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Citizenship Retention and Reacquisition Act of 2003 (RA 9225)

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NOSOCALPINOY

We just made an appoitment for my wife to get duel citizenship next month, supposed to cost about $50. We live in Oregon but they have satellite consulates that come not too far from us. 

Good luck and best wishes to your wife in getting her dual citizenship. It should be a no hassle process. It could take 1 hour or all afternoon just depends on how efficient they are. 

When my wife did hers at the San Francisco Philippine Consulate back in 2008, we were out of there within one an hour. 

BTW, after her oath taking, make sure that there aren't any errors on her Identification Certificate aka an "IC" letter and it's an original copy and with a raised seal on the 2nd page. With my wife's "IC" letter after getting home, I discovered it was not an original copy and had errors like wrong gender, misspelled first name and without a raised seal. The original is of heavy light brown paper requiring left and right hand thumb prints. After I sent them an email, the Consulate mailed us a replacement, which was an original "IC" letter this time, at our U.S. address where we were staying (just needed her thumb prints) and It had all the correct information on it.   

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Edited by NOSOCALPINOY
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jassy

He has a BC, right?  That proves where he was born.  

 

Lots of people have.  People who naturalized in countries that allow Dual Citz.  Japan isn't included on that list.  If your husband wants to be recognized as fully Filipino he needs to go take the RA 9225 oath at which time he'll get an IC and risk losing his Jap citz.Is that really what he wants?  As a former Filipino he's allowed BB privileges to enter the country and he can purchase some land in his own name.  If you're a Filipina you can purchae land in your name so what is the problem?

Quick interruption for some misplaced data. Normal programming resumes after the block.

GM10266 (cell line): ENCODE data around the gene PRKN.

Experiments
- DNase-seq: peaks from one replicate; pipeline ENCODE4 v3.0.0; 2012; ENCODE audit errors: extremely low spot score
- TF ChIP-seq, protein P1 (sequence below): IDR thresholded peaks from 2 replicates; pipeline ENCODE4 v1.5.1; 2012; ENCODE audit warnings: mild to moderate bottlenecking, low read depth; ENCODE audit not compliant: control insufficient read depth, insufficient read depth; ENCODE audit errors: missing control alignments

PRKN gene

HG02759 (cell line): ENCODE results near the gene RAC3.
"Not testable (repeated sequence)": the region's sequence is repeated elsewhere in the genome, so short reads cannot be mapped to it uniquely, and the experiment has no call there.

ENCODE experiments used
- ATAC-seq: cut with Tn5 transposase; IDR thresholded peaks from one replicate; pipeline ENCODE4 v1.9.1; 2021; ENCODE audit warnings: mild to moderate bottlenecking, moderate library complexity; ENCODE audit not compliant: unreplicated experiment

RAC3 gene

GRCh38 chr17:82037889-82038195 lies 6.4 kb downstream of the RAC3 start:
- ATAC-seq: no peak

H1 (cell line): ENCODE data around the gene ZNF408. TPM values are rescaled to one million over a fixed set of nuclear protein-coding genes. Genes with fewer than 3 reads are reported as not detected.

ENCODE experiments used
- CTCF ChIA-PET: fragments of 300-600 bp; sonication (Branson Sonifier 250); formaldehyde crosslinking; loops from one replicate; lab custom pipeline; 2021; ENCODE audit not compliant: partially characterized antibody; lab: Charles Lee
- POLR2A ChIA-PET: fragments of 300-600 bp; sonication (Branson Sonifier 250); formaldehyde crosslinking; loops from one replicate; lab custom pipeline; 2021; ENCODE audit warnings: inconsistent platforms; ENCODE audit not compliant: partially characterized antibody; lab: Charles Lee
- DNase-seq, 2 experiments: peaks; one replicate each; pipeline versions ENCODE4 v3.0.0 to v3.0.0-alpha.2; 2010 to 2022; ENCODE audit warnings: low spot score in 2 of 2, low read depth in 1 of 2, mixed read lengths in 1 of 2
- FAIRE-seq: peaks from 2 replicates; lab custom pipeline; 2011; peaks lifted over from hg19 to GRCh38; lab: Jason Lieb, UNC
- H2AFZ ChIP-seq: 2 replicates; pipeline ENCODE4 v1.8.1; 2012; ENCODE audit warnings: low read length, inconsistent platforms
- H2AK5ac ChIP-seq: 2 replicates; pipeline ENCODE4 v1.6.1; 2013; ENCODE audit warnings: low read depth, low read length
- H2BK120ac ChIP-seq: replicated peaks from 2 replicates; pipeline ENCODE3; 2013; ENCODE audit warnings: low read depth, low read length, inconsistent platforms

There's no problem  We want to get rid of the Icard. Its an extra expense everytime we go out of the country. And we go out a lot.

And having to report annually for the Icard is just a hassle.

 

Went BI cebu. They don't process recognition here.

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NOSOCALPINOY

There's no problem  We want to get rid of the Icard. Its an extra expense everytime we go out of the country. And we go out a lot.

And having to report annually for the Icard is just a hassle.

Went BI cebu. They don't process recognition here.

Even if he can get a Recognition of being a Filipino citizen, he runs the risk of losing his Japanese citizenship, because according to the Japan Nationality Law, it states that a Japanese citizen can only have one citizenship! 

Why would he want that to happen? It will happen if he insists in his effort to be recognized as a Filipino citizen, but isn't he already since he was born here and it's in his Japanese passport? He will then be obligated to renounce his Filipino citizenship or jeopardize his Japanese citizenship if he doesn't abide by the Japan Nationality Law!

If he is a Balikbayan with a Filipino spouse as his sponsor, ACR I-Cards are not required, but if he decides to become a permanent resident, he is required to have an ACR I-Card or a PRA I.D. for those who have the SRRVisa and still will be restricted to purchase real estate in his name only other than a condominium!  

We've already strayed off from the main topic. You can make a different topic to further continue this discussion since RA9225 does not apply in his situation.

Edited by NOSOCALPINOY

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NOSOCALPINOY

The only last resort option he has is to renounce his Japanese citizenship according to the Japan Nationality Law and just renew his old Philippine passport, which will be his only passport and only citizenship! He will just then be a Filipino tourist in Japan with a limited stay. http://www.rappler.com/nation/32282-japan-relaxes-visa-rules-filipinos-asean-citizens

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jassy

 

 

but isn't he already since he was born here and it's in his Japanese passport?

 

 

He was born here but there's nothing in his japanese passport that says place of birth.

The process for re-acquisition and recognition is similar. The process doesn't interfere with a persons status outside the philippines. That's why they don't require a natural born to renounce his other nationality. Basically its just giving the person the same rights as a filipino, nothing more nothing less.